The 82nd Annual Meeting of the American Association of Physical Anthropologists (2013)


First Molar Eruption and Life History in Living Wild Chimpanzees

TANYA M. SMITH1, ZARIN MACHANDA1, ANDREW BERNARD2, RONAN DONOVAN2, AMANDA M. PAPAKYRIKOS3, MARTIN N. MULLER4 and RICHARD WRANGHAM1.

1Department of Human Evolutionary Biology, Harvard University, 2Freelance Nature Photographer, Harvard University, 3Department of Biological Sciences, Wellesley College, 4Department of Anthropology, University of New Mexico

Friday 5:15-5:30, Ballroom B Add to calendar

Understanding dental development in chimpanzees, our closest living relatives, is of fundamental importance for reconstructing the evolution of human development. Most early hominin species are believed to show rapid ape-like patterns of development, implying that a prolonged modern human childhood evolved quite recently. Yet chimpanzee developmental standards are uncertain because they have never been based on living wild individuals. Furthermore, although it is well established that molar tooth eruption (movement into the mouth) is broadly correlated with the scheduling of growth and reproduction across primates, its precise relation to solid food consumption or nursing behavior is unknown. To address these concerns we conducted a photographic study of subadult chimpanzees in Kanyawara, Kibale National Park, Uganda. Five healthy infants erupted their lower first molars (M1s) by or before 3.3 years of age, nearly identical to captive chimpanzee mean ages (~3.2 years, n= 53). Kanyawara chimpanzees showed adult patterns of solid food consumption by the time M1 reached functional occlusion, spent a greater amount of time on the nipple while M1 was erupting than in the preceding year, and continued to suckle during the following year. Estimates of M1 eruption age in australopiths are remarkably similar to the Kanyawara chimpanzees, and recent reconstructions of their life histories should be reconsidered in light of these findings. First molar emergence in early fossil hominins may be more informative about feeding behavior than about weaning age or maternal reproductive status.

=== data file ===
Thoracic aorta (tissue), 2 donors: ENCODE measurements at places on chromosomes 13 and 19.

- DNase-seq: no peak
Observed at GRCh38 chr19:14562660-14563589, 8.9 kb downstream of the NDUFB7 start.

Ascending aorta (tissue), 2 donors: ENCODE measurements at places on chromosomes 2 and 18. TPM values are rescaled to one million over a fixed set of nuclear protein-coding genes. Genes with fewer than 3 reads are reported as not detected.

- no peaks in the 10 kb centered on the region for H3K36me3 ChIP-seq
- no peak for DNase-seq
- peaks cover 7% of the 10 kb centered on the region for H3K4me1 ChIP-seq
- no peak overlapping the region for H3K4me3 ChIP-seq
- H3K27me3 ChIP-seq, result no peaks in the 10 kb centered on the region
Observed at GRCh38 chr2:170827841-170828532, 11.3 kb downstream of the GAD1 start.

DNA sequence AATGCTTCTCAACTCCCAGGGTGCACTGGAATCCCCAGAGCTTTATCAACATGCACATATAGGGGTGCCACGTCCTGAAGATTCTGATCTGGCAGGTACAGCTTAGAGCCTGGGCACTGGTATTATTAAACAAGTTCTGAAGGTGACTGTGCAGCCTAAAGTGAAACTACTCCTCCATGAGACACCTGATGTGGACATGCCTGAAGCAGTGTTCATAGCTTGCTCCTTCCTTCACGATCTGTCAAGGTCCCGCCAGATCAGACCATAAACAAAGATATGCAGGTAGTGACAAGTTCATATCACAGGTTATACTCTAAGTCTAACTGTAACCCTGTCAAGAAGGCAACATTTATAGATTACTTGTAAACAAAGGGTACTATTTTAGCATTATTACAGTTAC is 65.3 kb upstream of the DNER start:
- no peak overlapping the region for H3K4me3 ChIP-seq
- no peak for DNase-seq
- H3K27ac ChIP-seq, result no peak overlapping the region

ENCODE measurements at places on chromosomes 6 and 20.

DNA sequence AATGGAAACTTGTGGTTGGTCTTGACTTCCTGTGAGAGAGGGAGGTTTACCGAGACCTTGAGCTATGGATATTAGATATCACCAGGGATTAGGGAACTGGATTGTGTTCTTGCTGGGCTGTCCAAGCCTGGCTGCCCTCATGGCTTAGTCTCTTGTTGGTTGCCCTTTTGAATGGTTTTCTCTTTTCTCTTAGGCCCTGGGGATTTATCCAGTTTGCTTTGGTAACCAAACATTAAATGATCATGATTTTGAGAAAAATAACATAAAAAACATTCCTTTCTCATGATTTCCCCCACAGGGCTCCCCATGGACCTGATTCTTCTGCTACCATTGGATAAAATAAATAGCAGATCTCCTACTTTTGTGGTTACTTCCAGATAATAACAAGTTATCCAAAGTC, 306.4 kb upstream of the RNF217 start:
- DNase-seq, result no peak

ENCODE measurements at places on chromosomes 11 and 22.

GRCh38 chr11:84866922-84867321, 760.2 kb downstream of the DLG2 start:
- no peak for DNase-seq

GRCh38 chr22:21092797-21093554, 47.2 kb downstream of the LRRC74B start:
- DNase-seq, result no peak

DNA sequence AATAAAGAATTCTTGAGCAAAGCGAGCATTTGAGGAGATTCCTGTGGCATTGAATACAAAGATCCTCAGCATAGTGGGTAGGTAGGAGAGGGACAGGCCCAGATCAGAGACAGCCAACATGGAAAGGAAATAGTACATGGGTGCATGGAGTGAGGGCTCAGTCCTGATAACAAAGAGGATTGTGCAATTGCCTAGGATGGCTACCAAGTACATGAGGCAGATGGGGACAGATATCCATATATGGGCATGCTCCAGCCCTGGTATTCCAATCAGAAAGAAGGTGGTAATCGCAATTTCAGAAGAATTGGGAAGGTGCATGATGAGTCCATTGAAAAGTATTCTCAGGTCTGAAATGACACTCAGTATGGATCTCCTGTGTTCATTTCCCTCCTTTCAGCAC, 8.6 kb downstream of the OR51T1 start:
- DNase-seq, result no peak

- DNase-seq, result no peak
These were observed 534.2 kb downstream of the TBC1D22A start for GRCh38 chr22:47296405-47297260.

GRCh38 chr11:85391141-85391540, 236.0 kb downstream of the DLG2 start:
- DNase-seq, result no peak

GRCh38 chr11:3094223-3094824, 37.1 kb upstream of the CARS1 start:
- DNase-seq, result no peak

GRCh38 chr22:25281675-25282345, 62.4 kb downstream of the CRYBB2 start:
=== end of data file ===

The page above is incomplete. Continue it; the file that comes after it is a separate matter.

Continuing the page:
Funding provided by the Leakey Foundation, Harvard University, Wenner Gren Hunt Fellowship, and National Science Foundation grants 0849380 and 1126470.

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